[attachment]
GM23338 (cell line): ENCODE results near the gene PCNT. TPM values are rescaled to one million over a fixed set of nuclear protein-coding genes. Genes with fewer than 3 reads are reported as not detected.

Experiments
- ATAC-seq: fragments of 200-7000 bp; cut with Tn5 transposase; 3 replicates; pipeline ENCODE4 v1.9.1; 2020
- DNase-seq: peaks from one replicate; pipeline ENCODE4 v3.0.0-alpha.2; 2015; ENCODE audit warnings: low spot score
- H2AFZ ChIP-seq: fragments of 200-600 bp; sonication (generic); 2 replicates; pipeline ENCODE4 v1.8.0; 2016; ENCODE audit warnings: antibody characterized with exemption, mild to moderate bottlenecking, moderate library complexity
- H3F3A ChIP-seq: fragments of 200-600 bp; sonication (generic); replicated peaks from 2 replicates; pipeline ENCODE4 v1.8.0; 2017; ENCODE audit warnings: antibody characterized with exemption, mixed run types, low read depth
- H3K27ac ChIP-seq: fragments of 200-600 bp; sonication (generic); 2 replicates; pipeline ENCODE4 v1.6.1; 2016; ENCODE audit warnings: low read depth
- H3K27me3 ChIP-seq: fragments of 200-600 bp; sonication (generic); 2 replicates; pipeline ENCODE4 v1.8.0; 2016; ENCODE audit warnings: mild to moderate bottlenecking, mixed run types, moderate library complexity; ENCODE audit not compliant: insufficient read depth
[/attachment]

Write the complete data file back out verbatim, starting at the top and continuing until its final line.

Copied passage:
GM23338 (cell line): ENCODE results near the gene PCNT. TPM values are rescaled to one million over a fixed set of nuclear protein-coding genes. Genes with fewer than 3 reads are reported as not detected.

Experiments
- ATAC-seq: fragments of 200-7000 bp; cut with Tn5 transposase; 3 replicates; pipeline ENCODE4 v1.9.1; 2020
- DNase-seq: peaks from one replicate; pipeline ENCODE4 v3.0.0-alpha.2; 2015; ENCODE audit warnings: low spot score
- H2AFZ ChIP-seq: fragments of 200-600 bp; sonication (generic); 2 replicates; pipeline ENCODE4 v1.8.0; 2016; ENCODE audit warnings: antibody characterized with exemption, mild to moderate bottlenecking, moderate library complexity
- H3F3A ChIP-seq: fragments of 200-600 bp; sonication (generic); replicated peaks from 2 replicates; pipeline ENCODE4 v1.8.0; 2017; ENCODE audit warnings: antibody characterized with exemption, mixed run types, low read depth
- H3K27ac ChIP-seq: fragments of 200-600 bp; sonication (generic); 2 replicates; pipeline ENCODE4 v1.6.1; 2016; ENCODE audit warnings: low read depth
- H3K27me3 ChIP-seq: fragments of 200-600 bp; sonication (generic); 2 replicates; pipeline ENCODE4 v1.8.0; 2016; ENCODE audit warnings: mild to moderate bottlenecking, mixed run types, moderate library complexity; ENCODE audit not compliant: insufficient read depth